optimization. That is, the optimum regulations for mid-continent 
mallards and western mallards are determined independently, and based 
upon the breeding stock that contributes primarily to each Flyway 
(western mallards for the Pacific Flyway and mid-continent mallards for 
the Central and Mississippi Flyways). Third, that the current 
regulatory alternatives remain in place for the Pacific Flyway, while 
we continue to work with the Pacific Flyway to develop regulatory 
options necessary to effect a substantive increase or decrease in the 
harvest rate of western mallards. And lastly, regulations in Alaska 
would continue to be addressed as an early season issue, and future 
consideration of Alaska regulatory changes would be based on the status 
of the western mallards rather than mid-continent mallards. We are 
recommending a continuation of this protocol for the 2009-10 season.
    Finally, since 2000, we have prescribed a regulatory alternative 
for the Atlantic Flyway based on the population status of mallards 
breeding in eastern North America (Federal survey strata 51-54 and 56, 
and State surveys in New England and the mid-Atlantic region). We are 
recommending a continuation of this protocol for the 2009-10 season.
    The final AHM protocol for the 2009-10 season will be detailed in 
the early-season proposed rule, which will be published in mid-July 
(see Schedule of Regulations Meetings and Federal Register Publications 
at the end of this proposed rule for further information).
    We will propose a specific regulatory alternative for each of the 
Flyways during the 2009-10 season after survey information becomes 
available in late summer. More information on AHM is located at http://

B. Regulatory Alternatives

    The basic structure of the current regulatory alternatives for AHM 
was adopted in 1997. The alternatives remained largely unchanged until 
2002, when we (based on recommendations from the Flyway Councils)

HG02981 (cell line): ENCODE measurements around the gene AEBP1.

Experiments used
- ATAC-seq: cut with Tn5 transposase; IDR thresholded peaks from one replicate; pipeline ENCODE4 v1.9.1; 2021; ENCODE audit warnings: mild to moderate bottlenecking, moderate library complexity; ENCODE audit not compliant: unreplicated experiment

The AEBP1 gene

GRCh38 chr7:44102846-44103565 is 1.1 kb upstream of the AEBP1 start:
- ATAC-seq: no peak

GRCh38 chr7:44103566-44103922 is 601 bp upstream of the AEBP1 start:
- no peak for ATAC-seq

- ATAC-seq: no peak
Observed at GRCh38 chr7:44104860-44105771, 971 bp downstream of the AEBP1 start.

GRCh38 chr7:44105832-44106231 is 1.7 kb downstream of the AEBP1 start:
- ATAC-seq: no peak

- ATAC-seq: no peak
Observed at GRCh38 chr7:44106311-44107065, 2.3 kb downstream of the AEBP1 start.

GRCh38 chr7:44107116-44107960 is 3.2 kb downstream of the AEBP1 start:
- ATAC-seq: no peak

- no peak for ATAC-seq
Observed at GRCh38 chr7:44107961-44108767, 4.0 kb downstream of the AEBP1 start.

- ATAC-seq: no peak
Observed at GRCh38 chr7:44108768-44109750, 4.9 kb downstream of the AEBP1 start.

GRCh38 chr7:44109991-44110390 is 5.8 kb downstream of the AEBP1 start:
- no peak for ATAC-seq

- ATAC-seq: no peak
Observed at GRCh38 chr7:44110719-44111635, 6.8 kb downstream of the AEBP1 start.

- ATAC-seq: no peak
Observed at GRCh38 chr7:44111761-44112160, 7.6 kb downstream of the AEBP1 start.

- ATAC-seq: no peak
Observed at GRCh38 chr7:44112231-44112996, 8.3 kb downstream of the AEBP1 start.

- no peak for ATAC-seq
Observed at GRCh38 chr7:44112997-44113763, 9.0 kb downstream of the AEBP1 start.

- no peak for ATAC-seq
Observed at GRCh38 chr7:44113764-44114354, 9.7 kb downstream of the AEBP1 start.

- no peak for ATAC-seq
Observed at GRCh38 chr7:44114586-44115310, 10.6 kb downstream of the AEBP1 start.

extended framework dates in the ``moderate'' and ``liberal'' regulatory 
alternatives by changing the opening date from the Saturday nearest 
October 1 to the Saturday nearest September 24, and changing the 
closing date from the Sunday nearest January 20 to the last Sunday in 
January. These extended dates were made available with no associated 
penalty in season length or bag limits. At that time we stated our 
desire to keep these changes in place for 3 years to allow for a 
reasonable opportunity to monitor the impacts of framework-date 
extensions on harvest distribution and rates of harvest prior to 
considering any subsequent use (67 FR 12501).
    For 2009-10, we are proposing to maintain the same regulatory 
alternatives that were in effect last year (see accompanying table for 
specifics of the proposed regulatory alternatives). Alternatives are 
specified for each Flyway and are designated as ``RES'' for the 
restrictive, ``MOD'' for the moderate, and ``LIB'' for the liberal 
alternative. We will announce final regulatory alternatives in mid-
July. Public comments will be accepted until June 26, 2009, and should 
be sent to an address listed under the caption ADDRESSES.

D. Special Seasons/Species Management

v. Pintails
    As we have stated over the past several years, we remain committed 
to the development of a framework to inform pintail harvest management 
based on a formal, derived strategy and clearly articulated management 
objectives. In collaboration with scientists from the U.S. Geological 
Survey, we developed a fully adaptive harvest management protocol for 
pintails and forwarded the technical details to the Flyway Councils for 
their review in 2008. We are requesting the Flyways conclude their 
review and provide any modifications or adjustments they believe are